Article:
Today we’re going to take a look at linear drumming. The style certainly isn’t new, but it’s used so often in everyday playing that it would benefit all drummers to study it regularly. Linear, in drumming terms, refers to a line of single notes played one at a time. In other words, there are no stacked notes such as a bass drum and hi-hat played simultaneously etc. One of the best examples of linear drumming is the famous groove to 50 Ways To Leave Your Lover played by Steve Gadd. If you don’t have it, you can find it on a Paul Simon greatest hits CD. Check it out, as it should be on every drummers list of must-know grooves.
This article, as well as the accompanying pages and video will serve merely as an introduction to linear drumming. It can be expanded far more than what’s here. But perhaps that’s another article for another time. To get started I would suggest purchasing the book “Time Functioning Patterns” by Gary Chaffee. I’m using the very first example in the linear section of this book in the accompanying video. The main reason for the video is to show you some of the ways to apply the basic part that’s written. This is also why I included the “Translation And Variation” page as well – because in Gary’s book it’s written as just a group of hands and feet – nothing else. (note, I included more options in the page than I’m playing in the video, but I am playing the original, variation 1 and 4) The way Gary explained it to me is to always play the hands part as alternating rights and lefts regardless of whether the hand pattern is broken up by a foot or combination of feet. If you’re a lefty drummer, then reverse it to be lefts and rights. This is important because often times it will feel more natural to resume with your off hand after playing a foot note. Keep the rules in tact at first, as you can always break them after you’ve developed the style.
You’ll notice that Gary has grouped each groove into sections labeled as 8, 4, or 5 and 3 etc. These numbers represent the grouping of notes up to where the next group begins – usually ending with a foot note. To practice these effectively you must place a couple, or few, accents into each pattern. Of course, place them over a hand, and not a foot. You can choose where the accent goes, and each accent will make the pattern sound different. Given that you’re always playing alternating hands, you will need to move the hand you play hi-hat with down to the snare to cover some of the accents. It’s better if you choose at least one right hand accent, and one left hand accent in each pattern. Refer to the original groove in both the page included and the video for further explanation. It’s important to play all the patterns in this section of the book in the original format before moving on to the variations.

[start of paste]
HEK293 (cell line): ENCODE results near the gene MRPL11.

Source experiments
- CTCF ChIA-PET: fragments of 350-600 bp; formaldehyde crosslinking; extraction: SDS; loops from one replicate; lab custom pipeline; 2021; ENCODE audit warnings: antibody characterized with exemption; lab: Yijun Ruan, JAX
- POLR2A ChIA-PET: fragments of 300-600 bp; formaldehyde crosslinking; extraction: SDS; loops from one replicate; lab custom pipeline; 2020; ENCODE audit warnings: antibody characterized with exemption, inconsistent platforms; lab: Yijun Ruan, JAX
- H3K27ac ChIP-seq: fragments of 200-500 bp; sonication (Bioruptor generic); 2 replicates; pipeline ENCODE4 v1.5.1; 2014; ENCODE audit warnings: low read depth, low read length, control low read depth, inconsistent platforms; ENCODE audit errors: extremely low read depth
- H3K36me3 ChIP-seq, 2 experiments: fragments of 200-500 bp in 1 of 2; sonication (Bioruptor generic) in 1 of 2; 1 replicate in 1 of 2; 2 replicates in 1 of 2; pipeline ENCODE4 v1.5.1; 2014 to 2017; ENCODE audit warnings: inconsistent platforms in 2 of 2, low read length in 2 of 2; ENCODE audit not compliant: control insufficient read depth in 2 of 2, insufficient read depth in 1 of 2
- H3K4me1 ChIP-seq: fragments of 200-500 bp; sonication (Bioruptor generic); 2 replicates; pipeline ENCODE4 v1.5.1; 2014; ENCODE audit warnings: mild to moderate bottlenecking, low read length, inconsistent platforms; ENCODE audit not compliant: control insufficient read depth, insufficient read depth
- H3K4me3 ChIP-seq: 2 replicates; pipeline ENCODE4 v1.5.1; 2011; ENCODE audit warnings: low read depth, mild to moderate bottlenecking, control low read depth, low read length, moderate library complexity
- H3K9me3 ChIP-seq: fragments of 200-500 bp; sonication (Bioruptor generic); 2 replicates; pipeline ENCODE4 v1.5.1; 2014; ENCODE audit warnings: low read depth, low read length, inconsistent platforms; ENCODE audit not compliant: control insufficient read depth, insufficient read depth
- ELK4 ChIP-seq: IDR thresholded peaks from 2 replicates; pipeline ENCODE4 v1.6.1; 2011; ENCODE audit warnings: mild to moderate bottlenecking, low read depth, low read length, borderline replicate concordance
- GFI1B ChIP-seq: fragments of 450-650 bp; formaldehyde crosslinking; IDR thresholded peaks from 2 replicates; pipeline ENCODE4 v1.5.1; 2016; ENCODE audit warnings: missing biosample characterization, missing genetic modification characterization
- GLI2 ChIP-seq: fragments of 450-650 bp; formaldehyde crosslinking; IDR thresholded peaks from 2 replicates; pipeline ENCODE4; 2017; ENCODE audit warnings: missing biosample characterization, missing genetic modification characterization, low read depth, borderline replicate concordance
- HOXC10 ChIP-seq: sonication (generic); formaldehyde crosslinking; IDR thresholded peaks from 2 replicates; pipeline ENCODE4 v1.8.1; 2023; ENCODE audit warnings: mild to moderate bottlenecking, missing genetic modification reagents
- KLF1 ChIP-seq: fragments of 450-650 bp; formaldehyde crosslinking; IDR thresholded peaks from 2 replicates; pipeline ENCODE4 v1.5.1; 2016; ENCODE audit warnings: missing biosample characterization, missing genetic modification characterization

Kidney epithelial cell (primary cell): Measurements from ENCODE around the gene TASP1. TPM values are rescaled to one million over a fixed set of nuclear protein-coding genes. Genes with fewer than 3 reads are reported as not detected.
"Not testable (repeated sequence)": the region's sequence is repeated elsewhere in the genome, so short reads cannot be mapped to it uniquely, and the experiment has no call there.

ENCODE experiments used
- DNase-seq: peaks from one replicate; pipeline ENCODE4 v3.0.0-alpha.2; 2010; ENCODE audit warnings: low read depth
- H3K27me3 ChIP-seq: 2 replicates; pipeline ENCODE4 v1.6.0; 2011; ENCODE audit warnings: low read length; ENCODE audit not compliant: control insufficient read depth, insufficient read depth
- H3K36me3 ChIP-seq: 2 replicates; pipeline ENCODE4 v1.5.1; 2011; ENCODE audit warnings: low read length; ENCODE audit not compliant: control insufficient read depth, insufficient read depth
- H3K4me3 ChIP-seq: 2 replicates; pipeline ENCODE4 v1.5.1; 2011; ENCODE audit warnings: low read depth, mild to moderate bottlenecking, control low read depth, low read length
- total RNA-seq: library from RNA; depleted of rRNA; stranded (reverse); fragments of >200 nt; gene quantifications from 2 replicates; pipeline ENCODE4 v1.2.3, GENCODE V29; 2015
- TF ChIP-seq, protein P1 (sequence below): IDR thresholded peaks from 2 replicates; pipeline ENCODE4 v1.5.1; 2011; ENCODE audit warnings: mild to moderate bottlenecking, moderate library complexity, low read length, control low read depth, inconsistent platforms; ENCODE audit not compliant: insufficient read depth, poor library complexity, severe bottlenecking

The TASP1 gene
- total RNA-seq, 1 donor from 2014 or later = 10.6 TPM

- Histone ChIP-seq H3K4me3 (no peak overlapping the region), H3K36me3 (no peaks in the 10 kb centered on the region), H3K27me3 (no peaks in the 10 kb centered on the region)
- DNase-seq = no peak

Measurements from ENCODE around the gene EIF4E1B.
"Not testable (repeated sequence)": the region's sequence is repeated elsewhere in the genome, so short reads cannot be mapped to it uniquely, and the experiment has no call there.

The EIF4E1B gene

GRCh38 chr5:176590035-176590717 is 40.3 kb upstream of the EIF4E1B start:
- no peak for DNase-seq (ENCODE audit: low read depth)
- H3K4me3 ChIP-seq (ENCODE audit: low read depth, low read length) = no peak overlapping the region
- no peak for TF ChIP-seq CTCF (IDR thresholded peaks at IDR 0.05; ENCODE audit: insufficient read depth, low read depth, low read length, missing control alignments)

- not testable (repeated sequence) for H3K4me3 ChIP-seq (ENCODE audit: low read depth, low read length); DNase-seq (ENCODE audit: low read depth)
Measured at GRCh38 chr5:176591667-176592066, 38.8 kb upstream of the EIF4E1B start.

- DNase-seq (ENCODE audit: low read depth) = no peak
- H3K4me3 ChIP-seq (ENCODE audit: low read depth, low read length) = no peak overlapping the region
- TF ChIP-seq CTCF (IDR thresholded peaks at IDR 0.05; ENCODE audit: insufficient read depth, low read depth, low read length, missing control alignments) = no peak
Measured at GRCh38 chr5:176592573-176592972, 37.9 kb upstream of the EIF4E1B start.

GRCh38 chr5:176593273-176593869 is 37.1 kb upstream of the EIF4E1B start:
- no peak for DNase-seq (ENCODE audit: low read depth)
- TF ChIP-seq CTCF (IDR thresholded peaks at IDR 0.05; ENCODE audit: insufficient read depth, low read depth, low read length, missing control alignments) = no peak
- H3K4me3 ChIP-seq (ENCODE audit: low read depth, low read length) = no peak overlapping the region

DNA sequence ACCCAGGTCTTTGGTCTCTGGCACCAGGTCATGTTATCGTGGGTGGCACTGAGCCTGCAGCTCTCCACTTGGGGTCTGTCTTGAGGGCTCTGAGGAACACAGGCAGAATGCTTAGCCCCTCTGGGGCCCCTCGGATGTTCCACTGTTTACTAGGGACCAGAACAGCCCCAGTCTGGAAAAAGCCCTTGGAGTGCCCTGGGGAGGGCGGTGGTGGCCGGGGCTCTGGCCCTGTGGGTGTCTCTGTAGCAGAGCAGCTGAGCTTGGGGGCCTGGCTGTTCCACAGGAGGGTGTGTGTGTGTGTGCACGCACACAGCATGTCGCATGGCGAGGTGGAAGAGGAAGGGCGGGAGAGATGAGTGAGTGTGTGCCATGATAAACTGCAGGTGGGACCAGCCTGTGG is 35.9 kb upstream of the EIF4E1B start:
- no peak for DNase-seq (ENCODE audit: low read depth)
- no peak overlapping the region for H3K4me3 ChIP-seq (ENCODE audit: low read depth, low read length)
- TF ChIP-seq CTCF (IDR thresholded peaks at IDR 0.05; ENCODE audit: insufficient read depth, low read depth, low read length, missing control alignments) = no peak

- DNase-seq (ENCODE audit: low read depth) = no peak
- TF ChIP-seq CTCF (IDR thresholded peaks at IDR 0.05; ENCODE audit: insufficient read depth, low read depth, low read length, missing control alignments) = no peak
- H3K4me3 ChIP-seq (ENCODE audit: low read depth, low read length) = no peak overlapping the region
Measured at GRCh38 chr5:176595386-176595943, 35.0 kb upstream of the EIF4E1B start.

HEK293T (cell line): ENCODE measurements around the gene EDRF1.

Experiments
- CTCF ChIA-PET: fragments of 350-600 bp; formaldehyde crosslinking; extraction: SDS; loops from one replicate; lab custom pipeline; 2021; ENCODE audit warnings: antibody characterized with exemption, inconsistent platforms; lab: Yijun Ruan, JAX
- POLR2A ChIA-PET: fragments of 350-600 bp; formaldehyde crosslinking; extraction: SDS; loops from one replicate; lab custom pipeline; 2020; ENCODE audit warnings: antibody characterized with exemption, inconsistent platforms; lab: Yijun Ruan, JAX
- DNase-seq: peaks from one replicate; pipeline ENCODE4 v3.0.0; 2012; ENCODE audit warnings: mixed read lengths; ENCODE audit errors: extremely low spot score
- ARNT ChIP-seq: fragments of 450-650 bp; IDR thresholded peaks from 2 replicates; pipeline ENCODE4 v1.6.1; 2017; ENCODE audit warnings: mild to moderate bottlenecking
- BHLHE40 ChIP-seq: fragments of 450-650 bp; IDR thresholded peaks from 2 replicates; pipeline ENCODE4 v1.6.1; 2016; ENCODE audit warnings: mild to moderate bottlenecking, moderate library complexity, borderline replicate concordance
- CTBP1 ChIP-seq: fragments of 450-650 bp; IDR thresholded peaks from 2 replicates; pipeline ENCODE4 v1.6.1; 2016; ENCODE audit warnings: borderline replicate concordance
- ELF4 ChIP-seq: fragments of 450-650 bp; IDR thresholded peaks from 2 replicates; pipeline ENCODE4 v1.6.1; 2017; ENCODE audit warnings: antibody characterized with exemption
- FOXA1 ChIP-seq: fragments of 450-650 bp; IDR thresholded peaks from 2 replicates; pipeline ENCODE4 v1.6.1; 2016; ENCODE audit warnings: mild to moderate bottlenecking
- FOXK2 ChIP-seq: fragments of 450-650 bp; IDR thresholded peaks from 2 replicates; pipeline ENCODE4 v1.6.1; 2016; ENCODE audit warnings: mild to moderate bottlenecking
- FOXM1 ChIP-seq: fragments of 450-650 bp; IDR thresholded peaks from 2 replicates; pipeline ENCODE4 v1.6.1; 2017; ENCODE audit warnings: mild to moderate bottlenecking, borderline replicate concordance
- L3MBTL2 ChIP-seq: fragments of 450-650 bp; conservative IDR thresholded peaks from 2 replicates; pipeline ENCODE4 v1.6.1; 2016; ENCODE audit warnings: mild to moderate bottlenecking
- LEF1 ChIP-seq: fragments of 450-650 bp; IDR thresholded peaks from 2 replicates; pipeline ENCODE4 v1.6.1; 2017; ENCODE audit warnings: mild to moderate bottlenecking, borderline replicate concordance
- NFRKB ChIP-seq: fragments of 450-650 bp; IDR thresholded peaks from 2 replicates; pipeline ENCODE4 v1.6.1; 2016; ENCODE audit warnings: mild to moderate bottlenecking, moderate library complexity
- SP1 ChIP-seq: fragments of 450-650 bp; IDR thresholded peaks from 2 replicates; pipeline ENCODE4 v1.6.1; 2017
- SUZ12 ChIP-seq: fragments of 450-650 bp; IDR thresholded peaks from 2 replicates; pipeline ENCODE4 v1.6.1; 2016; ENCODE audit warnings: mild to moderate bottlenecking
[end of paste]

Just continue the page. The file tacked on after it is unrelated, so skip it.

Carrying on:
The accompanying “Translation And Variation” page, and the video, will give you some of the ideas for spicing up these patterns, as well as expanding around the drums. The accents and variations that I chose to use in the demonstration are just one example. You can be the master of your own destiny by putting your personal touch on the basic patterns. The accents you choose, the movements you create, the spaces you include, and the choices of sounds you have available on your kit will make a big difference towards defining your style. And believe me when I say this stuff will find its way into your everyday playing. As I said in one of my other articles “Sum Of All Your Parts”, everything that you include in your practice routine will ultimately find its way into your playing. Thus creating a more complete musician capable of many musical languages.
Finally, I would suggest checking out some drummers who use the linear style to great effect. Listen to Vinny Colaiuta, Steve Smith, (both of whom studied with Gary Chaffee) Dave Weckl, Carter Beauford, Lenny White, David Garibaldi, Steve Gadd, and Billy Cobham to name a few. If nothing else, you will certainly hear some of the greatest drummers at their craft just in this list alone. As always, enjoy.